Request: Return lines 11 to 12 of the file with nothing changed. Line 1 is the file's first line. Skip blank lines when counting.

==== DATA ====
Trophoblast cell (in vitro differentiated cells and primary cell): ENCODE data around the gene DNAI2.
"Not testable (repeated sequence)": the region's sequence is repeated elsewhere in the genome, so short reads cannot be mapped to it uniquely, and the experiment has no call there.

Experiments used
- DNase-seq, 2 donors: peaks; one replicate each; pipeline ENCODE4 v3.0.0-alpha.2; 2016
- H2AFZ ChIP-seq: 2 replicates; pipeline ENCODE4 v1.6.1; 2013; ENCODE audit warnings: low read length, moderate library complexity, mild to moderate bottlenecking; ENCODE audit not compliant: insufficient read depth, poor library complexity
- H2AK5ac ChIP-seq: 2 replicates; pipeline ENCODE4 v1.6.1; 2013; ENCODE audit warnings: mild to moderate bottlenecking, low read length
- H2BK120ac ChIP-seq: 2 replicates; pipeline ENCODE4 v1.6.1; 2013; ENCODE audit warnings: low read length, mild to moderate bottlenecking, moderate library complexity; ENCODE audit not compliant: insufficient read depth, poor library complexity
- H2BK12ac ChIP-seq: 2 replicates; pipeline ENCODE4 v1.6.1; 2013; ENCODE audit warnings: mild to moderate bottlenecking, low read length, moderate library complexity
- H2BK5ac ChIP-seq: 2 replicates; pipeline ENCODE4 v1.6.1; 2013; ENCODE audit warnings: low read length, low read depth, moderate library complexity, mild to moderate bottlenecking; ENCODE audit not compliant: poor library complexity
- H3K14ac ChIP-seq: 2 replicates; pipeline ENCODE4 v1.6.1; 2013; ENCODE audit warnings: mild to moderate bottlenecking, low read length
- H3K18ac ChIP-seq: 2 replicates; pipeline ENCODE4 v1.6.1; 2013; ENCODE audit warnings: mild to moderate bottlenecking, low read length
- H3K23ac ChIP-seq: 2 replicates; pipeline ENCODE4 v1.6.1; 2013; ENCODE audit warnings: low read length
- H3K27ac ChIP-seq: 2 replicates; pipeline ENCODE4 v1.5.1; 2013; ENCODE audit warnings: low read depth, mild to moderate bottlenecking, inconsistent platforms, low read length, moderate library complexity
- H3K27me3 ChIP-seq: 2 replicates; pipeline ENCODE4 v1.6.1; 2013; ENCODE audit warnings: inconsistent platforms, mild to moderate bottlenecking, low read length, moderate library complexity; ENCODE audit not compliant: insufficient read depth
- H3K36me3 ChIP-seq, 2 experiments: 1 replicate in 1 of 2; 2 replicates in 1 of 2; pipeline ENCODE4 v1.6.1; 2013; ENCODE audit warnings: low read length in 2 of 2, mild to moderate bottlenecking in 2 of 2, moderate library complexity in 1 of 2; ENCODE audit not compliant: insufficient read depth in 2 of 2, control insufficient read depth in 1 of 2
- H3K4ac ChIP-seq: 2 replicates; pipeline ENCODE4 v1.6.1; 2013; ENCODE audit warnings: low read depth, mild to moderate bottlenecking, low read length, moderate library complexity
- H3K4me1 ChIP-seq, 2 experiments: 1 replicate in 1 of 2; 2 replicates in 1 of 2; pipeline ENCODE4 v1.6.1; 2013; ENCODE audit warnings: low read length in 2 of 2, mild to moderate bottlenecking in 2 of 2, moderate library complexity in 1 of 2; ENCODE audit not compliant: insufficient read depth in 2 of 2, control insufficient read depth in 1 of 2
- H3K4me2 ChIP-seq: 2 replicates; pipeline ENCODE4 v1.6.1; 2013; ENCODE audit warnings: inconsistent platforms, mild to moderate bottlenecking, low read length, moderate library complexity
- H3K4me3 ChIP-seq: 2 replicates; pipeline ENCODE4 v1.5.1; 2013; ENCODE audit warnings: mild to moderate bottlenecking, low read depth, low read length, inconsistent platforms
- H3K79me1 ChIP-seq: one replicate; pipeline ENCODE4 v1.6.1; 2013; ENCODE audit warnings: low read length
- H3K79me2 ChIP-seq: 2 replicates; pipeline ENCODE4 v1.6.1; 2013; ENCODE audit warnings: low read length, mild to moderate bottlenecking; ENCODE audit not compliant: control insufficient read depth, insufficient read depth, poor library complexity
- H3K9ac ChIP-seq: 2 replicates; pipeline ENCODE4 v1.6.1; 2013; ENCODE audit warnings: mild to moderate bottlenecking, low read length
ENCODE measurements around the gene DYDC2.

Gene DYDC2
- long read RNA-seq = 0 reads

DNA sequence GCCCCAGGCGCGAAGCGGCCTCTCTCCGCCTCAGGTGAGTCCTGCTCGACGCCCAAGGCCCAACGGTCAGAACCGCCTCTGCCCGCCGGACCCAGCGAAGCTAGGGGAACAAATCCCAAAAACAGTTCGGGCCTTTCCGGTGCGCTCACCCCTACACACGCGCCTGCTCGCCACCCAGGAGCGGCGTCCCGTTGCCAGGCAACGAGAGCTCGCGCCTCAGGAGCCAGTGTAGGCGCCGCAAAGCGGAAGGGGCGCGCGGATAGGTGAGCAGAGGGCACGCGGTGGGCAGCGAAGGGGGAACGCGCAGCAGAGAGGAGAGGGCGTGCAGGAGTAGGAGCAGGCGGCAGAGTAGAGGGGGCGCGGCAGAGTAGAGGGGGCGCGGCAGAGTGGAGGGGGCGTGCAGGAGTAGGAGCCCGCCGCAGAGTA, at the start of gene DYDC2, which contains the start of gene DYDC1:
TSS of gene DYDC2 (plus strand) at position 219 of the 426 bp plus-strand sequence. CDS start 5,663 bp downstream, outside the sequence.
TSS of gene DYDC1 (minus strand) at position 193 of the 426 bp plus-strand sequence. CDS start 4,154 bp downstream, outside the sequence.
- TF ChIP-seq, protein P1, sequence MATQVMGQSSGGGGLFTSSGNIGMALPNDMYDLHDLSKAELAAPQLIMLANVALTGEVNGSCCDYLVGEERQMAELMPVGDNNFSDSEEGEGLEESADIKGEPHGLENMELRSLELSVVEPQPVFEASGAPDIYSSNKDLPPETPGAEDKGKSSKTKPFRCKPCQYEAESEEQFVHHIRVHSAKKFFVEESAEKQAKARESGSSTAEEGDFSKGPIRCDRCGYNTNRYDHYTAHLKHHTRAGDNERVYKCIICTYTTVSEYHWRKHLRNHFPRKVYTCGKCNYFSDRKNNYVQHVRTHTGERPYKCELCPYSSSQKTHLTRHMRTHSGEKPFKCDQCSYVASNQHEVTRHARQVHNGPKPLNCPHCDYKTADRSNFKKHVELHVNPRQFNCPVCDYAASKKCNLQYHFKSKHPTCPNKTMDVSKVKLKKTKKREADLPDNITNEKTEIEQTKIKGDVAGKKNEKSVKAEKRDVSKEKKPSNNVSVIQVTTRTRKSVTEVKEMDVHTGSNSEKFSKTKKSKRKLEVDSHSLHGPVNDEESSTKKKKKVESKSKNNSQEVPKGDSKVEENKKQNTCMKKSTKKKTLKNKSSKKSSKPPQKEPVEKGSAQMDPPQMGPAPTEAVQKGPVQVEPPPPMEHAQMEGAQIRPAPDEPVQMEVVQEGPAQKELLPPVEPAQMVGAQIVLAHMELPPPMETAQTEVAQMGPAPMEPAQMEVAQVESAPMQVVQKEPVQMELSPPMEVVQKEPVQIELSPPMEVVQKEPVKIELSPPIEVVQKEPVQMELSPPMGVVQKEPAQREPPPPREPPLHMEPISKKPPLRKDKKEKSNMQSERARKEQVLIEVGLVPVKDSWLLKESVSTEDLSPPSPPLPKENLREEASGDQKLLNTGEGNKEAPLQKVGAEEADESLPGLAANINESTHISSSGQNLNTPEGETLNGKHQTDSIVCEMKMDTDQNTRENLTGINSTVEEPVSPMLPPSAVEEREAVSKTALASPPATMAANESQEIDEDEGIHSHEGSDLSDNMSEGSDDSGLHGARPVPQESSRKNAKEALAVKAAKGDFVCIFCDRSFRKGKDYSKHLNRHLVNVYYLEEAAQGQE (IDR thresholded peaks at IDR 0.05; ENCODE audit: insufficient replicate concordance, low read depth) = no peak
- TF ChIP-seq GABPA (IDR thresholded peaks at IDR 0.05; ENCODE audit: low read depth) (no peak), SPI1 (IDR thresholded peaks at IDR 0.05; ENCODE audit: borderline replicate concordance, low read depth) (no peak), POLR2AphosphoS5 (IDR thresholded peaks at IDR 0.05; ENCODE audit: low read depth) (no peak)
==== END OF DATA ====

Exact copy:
- H3K18ac ChIP-seq: 2 replicates; pipeline ENCODE4 v1.6.1; 2013; ENCODE audit warnings: mild to moderate bottlenecking, low read length
- H3K23ac ChIP-seq: 2 replicates; pipeline ENCODE4 v1.6.1; 2013; ENCODE audit warnings: low read length